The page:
Thomson’s portraits were of the highest quality, and soon he opened a new studio on Grosvenor Street in the fashionable Mayfair district. He continued to work at this address until his retirement, around 1910. Shortly after moving to Mayfair Thomson was commissioned to photograph the art-treasures, and houses of the English branch of the Rothschild family.
Thomson’s interest in exploration remained strong, and was expressed in his involvement with the Royal Geographical Society. Thomson was offered a part-time position as photographic instructor for the Society. His fee for teaching, “including use of instruments, chemicals, and all other materials required was ten shillings, or five shillings for one hour’s lessons, excluding chemicals.”
From time to time, Thomson received recognition for his pioneering work in the Far East. In 1906 he received a Queen’s gold medal. In I908 the French gave him a medal for the Cambodian photographs.
John and Isobel Thomson spent much of their old age in Edinburgh. Thomson loved to entertain his young grandchildren with stories of his travels. He became increasingly deaf as he got older, but remained active and involved until the end. Thomson spent much of his last years searching for an archive for his beloved negatives. He contacted Henry Wellcome, an American who had gained great success in England with a pharmaceutical firm. Wellcome expressed an interest, and the last two years of Thomson’s life were spent trying to arrive at a price for the collection. After Thomson’s death in 1921, his son agreed on a price, and the negatives were in Wellcome’s library (later at the Wellcome Institute, London) to stay.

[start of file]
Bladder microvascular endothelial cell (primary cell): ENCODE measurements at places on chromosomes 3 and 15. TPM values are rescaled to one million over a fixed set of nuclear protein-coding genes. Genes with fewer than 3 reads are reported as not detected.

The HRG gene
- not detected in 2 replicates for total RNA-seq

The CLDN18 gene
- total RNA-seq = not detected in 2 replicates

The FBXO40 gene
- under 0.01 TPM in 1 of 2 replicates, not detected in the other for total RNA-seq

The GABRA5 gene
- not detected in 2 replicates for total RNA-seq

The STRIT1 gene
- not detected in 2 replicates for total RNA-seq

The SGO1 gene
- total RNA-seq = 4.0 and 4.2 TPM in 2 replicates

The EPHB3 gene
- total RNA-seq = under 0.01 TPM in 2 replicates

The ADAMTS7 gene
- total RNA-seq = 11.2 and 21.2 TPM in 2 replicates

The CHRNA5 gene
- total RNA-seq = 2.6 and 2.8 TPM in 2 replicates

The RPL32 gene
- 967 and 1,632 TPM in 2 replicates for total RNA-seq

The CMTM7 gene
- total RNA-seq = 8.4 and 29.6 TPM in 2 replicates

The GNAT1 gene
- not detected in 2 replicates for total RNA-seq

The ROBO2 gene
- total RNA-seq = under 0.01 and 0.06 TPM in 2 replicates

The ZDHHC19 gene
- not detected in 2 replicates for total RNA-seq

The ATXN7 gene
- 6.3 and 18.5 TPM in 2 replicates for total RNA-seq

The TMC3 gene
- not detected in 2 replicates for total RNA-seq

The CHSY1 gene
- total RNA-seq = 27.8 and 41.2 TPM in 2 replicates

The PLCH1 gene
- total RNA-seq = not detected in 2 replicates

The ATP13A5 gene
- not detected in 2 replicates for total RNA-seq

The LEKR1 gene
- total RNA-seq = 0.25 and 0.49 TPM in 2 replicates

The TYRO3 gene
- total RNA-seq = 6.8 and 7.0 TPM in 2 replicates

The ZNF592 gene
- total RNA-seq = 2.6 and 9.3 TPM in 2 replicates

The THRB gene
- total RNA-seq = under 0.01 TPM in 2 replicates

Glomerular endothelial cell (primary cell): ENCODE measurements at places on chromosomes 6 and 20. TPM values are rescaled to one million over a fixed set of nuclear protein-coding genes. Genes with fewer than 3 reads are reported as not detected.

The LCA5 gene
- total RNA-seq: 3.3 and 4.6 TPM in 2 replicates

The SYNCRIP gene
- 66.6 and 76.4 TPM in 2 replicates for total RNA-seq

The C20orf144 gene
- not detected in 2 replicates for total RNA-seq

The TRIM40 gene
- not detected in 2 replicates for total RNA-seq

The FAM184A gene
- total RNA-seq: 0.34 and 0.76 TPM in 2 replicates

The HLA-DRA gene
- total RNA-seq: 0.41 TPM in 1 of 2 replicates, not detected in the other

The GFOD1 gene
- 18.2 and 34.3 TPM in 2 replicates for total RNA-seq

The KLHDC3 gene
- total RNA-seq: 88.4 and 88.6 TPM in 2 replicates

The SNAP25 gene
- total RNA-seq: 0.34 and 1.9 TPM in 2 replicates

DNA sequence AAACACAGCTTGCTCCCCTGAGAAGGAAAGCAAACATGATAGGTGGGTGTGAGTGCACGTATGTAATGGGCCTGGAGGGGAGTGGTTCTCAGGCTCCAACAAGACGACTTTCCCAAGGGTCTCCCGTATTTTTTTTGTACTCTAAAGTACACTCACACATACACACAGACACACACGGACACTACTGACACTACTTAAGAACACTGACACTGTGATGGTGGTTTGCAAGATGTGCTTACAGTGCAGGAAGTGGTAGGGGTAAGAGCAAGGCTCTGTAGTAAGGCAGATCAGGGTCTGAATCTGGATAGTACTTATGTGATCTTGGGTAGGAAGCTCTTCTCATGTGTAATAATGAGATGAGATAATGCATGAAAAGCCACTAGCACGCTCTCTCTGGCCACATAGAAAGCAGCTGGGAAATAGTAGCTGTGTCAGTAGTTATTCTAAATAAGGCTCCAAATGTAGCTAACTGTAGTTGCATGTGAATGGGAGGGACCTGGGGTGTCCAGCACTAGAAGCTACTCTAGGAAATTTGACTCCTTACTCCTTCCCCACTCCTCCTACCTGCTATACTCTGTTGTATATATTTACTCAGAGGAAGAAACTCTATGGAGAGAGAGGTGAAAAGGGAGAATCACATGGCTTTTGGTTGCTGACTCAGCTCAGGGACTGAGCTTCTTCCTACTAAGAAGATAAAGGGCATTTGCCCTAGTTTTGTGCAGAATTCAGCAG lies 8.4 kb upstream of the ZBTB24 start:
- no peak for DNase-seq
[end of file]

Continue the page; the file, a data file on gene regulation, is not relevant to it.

Thomson was returning from a meeting at the Royal Geographical Society the night he suffered a fatal heart attack near his home. He was eighty-four years old. The British Journal of Photography announced his death on 7 October 1921. Much of the information in the obituary was wrong.
I’ll give the last word on Thomson’s amazing life to Stephen White:
“Thomson accomplished something new in photography. He set out to record a people, what these people were, how they lived, and why they mattered. Everywhere, as Thomson photographed, he attempted to capture the individuality of each of his subjects, whatever their race or social class. His work with peasants in Vietnam or Siam is just as meticulous as his work with kings or princes. In Street Life in London as with the beggars in Foochow, he clothed each individual in dignity.”
**All rights to the these photographs are owned by the Wellcome Library in London**
 Stephen White. John Thomson, A Window for the Orient: University of New Mexico Press, Publisher, 1985.
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 The Gentle Author, John Thomson’s Street Life in London [Online] Available
 Hookey Alf of Whitechapel [Online] Available <http://spitalfieldslife.com/2010/03/04/hookey-alf-of-whitechapel/